One major reason behind this overpopulation is owners not spaying/neutering their dogs. This leads to massive litters or unwanted pups that families can’t afford to keep, so they’re given to shelters.
This is why it’s crucial to get your adopted dog spayed/neutered the first chance you get. Plus, neutering can often make your dog calmer and easier to handle.
Set Rules and Routines
The biggest mistake you can make is giving your dog free roam of the house. Dogs love routines and being led. They like it if you set rules that are easy for them to follow. You don’t want to over-spoil them by, for example, allowing them to sleep in the bed or jump on the couch.
That’s because when you later don’t want these behaviors to happen, your dog will be left confused. So, set boundaries that your dog can easily follow, and you will both be happier for it.
After adopting a rescue dog, start off by restricting them to one room and make them earn more freedom by rewarding good behavior. Here are a few examples of routines you can start implementing from day one:
- Walk your dog twice a day. Follow the same routine every day.
- Feed them at set times every day.
- Teach them to sit whenever they want something, rather than barking or pawing. Just turn your back to them if they bark or paw for a treat/meal.
- Put your dog in the crate before you open the door for guests to prevent it from jumping on them. Once your guests are settled, you can take your dog around on a leash to meet them. This is building good behavior.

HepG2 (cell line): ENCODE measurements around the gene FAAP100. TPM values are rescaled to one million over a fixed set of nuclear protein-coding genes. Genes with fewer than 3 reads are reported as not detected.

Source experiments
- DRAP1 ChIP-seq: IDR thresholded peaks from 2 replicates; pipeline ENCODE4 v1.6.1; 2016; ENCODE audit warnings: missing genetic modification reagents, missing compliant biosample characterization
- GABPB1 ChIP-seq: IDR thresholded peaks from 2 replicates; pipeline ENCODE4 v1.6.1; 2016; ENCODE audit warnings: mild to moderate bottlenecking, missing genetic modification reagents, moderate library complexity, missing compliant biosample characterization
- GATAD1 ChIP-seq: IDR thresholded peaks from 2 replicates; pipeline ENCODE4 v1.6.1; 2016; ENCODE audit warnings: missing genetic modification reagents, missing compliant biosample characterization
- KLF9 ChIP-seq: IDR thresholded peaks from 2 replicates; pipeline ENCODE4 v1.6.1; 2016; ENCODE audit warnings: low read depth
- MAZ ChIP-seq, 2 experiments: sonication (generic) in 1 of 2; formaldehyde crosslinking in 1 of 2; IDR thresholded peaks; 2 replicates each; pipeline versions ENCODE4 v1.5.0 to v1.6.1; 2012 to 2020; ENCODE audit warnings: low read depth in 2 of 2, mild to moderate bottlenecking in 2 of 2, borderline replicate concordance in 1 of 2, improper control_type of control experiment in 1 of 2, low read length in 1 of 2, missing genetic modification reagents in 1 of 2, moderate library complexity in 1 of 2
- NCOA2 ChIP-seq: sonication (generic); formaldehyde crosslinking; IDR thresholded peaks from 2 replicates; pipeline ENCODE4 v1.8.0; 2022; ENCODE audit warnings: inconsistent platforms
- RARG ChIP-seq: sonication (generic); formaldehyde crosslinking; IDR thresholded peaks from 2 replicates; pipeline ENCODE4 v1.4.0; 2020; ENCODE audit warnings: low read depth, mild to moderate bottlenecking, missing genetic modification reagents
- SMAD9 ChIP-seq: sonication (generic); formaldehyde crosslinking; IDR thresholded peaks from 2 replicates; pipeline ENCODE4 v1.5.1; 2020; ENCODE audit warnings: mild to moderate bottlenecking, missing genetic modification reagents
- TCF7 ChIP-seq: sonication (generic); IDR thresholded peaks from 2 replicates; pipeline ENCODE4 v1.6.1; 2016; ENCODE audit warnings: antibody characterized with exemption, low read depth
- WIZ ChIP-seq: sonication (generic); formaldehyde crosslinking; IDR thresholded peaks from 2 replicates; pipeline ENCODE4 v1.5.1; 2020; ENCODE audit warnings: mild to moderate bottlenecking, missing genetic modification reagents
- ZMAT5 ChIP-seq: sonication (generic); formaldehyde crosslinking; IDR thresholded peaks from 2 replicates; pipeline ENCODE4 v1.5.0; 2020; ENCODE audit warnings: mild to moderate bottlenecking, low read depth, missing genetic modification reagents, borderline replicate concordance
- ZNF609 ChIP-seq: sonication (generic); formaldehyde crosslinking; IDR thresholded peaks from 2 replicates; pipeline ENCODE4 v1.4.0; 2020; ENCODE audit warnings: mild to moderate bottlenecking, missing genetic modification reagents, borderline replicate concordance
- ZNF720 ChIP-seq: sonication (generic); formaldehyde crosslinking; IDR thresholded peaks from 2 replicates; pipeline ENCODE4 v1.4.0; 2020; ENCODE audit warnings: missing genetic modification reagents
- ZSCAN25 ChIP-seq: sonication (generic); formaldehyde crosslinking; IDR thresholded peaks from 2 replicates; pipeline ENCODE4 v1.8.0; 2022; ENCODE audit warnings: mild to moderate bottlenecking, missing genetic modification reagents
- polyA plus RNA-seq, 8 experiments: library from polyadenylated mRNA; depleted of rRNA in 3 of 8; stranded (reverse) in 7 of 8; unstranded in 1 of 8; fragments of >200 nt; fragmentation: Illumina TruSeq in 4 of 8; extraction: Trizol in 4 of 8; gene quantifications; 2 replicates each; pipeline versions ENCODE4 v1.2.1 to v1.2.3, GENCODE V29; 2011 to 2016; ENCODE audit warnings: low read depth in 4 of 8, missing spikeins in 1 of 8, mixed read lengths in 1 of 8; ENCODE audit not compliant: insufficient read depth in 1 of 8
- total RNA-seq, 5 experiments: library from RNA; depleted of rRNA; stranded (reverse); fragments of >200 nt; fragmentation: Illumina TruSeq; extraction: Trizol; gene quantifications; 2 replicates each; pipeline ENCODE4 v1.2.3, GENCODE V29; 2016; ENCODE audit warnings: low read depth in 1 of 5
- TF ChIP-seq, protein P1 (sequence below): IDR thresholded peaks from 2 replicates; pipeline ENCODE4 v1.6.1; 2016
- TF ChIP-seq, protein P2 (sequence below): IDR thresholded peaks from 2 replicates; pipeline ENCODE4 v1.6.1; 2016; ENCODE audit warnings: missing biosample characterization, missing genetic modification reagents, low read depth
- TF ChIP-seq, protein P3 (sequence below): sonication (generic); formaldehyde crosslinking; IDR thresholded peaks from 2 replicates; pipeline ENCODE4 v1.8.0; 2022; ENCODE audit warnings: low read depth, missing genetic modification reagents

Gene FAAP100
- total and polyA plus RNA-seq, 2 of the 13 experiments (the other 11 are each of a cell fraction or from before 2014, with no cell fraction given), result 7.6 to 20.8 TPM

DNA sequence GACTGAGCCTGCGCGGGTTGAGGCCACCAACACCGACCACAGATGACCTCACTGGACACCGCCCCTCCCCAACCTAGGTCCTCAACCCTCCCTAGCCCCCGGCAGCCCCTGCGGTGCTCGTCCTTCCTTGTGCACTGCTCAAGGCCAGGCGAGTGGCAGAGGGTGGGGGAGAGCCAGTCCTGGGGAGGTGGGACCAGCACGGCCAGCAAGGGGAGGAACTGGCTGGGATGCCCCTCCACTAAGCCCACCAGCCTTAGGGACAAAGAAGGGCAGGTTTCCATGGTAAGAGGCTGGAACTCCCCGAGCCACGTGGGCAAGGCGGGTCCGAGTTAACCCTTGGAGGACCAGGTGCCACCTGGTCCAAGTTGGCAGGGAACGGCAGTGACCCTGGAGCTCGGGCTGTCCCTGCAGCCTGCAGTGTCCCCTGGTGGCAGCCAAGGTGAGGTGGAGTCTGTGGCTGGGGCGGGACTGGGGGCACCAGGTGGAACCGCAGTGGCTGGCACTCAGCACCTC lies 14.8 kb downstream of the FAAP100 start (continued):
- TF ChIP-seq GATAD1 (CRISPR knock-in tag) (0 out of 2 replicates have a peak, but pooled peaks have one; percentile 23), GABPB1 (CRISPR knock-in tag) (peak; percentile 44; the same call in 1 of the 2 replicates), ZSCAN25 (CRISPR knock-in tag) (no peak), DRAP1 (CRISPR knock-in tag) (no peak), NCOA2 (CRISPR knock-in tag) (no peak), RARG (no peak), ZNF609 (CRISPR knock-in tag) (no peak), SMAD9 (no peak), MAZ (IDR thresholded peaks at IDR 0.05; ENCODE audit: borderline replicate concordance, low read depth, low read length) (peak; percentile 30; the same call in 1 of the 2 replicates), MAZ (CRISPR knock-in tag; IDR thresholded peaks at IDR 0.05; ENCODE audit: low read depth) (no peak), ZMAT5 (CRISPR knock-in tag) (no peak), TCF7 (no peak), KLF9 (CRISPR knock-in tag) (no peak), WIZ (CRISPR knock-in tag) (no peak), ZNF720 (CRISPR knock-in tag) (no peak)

Don’t Punish Mistakes
Using punishment techniques, such as scolding, cracking the leash, smacking, alpha rolling, or choking to discourage unwanted behaviors will cause a lot of pain for your dog and frighten it. Your relationship will never be the same again, and your dog will not trust you.
Plus, they don’t know what behaviors you want them to be doing. They can’t understand what you’re saying, so yelling at them doesn’t actually tell them what behaviors you didn’t like. Therefore, they'll probably repeat the action.
Instead of yelling "NO, NO, NO" repeatedly at your dog to get them to correct their behaviors, tell them to do commands they already know, such as "sit." Reward the "sit" with a treat, and your dog will start to learn what behaviors are good and which ones are bad.
Positive reinforcement is always the best way to deal with dogs, especially rescue dogs. Don’t ever use anger or punishments, or risk making your dog aggressive.
Adopting A Rescue Dog: A Beautiful Experience
Now that we’ve warned you about some of the things you need to consider when adopting a rescue dog, we can tell you how rewarding it is.
Not only are you saving a life by bringing a rescue dog into your home, but you’re also getting one of the most loyal and loving friends you will ever have in your lifetime. Plus, adopting rescue animals is often much cheaper than buying a dog at your local pet store or breeder.
Best of all: most shelter dogs are housetrained, so you may not have to put too much effort into getting them used to their new life.
So, what are you waiting for? Go out and get your new paw-rtner today!